Skin rashes is a common skin discomfort which causes small red spots, redness and itchiness. It can happen anywhere is your skin – your face, your hands, your legs, your body. Facial rashes, by virtue of their visibility, can cause significant distress to the patient and this should never be underestimated. Skin rashes come in all forms and sizes. Some are raised bumps; others are flat red blotches. Some are itchy blisters; other are patches of rough skin. Most rashes are harmless and clear up on their own within a few days. A few may need medical attention. The skin is one of the first areas of the body to react when exposed to something you or your child is allergic to. Skin rashes causes redness or inflammation; skin lesion; rubor; skin rash; erythema which changes the color or texture of your skin.
Often, the cause of a rash can be determined from its visible characteristics and other symptoms. Seborrheic dermatitis is a rash that appears in patches of redness and scaling around the eyebrows, eyelids, mouth, nose, the trunk, and behind the ears. A rash may be caused by contact with a substance outside the body, such as poison ivy. Treatment depends on the form of the rash and on the source of the rash. Keep your skin well-moisturized throughout the day but avoid moisturizers that clog the pores or are highly perfumed. Best time to apply a moisturizer: immediately after patting dry. Apply cool or lukewarm compresses to itchy or sore areas.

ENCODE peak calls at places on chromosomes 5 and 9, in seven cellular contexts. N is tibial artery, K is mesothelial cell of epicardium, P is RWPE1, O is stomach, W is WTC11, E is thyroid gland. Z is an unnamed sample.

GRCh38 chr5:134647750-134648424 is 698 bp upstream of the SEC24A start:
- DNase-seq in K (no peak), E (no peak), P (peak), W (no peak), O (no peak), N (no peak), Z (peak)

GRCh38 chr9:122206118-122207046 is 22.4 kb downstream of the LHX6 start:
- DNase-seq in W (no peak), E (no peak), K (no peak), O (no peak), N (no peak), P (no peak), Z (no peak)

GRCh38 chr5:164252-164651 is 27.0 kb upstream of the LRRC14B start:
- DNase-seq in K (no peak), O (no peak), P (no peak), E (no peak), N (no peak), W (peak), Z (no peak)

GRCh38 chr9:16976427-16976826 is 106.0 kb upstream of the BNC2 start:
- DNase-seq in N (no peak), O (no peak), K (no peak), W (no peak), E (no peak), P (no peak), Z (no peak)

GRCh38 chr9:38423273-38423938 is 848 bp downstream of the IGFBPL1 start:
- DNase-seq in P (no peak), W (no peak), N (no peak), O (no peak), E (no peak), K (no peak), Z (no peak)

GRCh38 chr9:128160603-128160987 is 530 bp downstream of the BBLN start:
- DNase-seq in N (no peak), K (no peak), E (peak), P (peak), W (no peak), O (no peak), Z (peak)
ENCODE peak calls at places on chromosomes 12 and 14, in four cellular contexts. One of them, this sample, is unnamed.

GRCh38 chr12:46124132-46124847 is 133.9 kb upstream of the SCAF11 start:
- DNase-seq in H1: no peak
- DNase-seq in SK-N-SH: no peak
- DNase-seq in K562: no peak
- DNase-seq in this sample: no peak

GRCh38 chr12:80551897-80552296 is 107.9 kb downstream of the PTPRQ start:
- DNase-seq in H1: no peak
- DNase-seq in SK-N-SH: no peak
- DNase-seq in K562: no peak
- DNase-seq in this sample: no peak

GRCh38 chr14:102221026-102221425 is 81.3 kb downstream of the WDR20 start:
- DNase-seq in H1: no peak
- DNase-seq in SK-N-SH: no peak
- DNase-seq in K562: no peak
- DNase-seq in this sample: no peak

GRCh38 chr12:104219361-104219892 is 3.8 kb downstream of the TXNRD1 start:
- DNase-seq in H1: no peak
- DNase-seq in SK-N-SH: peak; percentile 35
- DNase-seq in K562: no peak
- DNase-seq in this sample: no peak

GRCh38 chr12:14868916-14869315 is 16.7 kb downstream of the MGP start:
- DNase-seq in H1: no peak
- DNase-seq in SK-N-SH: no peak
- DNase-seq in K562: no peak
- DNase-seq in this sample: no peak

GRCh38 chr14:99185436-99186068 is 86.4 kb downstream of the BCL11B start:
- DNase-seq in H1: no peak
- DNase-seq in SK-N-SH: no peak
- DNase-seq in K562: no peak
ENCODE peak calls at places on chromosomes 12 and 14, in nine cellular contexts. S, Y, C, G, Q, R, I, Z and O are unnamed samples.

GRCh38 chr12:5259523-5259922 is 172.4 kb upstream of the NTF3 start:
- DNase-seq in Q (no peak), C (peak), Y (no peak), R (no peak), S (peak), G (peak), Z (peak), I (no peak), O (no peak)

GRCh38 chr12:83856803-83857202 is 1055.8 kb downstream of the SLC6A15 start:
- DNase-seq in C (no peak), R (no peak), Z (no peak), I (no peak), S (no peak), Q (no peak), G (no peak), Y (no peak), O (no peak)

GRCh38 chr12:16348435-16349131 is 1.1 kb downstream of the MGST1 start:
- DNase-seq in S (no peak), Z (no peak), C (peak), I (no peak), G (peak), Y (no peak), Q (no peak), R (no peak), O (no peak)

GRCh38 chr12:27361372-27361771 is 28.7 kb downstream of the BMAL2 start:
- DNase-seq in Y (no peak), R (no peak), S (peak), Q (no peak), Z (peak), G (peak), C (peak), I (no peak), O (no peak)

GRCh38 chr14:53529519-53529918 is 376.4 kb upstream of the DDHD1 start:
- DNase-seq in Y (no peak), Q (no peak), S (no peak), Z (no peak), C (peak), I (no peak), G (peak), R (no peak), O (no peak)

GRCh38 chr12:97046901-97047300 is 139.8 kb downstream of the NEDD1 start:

Self-Care for Treat Facial Rash Tips
1. Stay in a cool, dry area.
2. Put corn starch in body creases (inside elbows, etc).
3. Take a bath in cool water, without soapFree Reprint Articles, every couple of hours.
4. Don’t use ointments and creams that can block the sweat gland pores.
5. Apply calamine (not Caladryl) lotion to the very itchy spots. .6. Apply cool or lukewarm compresses to itchy or sore areas.
7. Keep your skin well-moisturized throughout the day.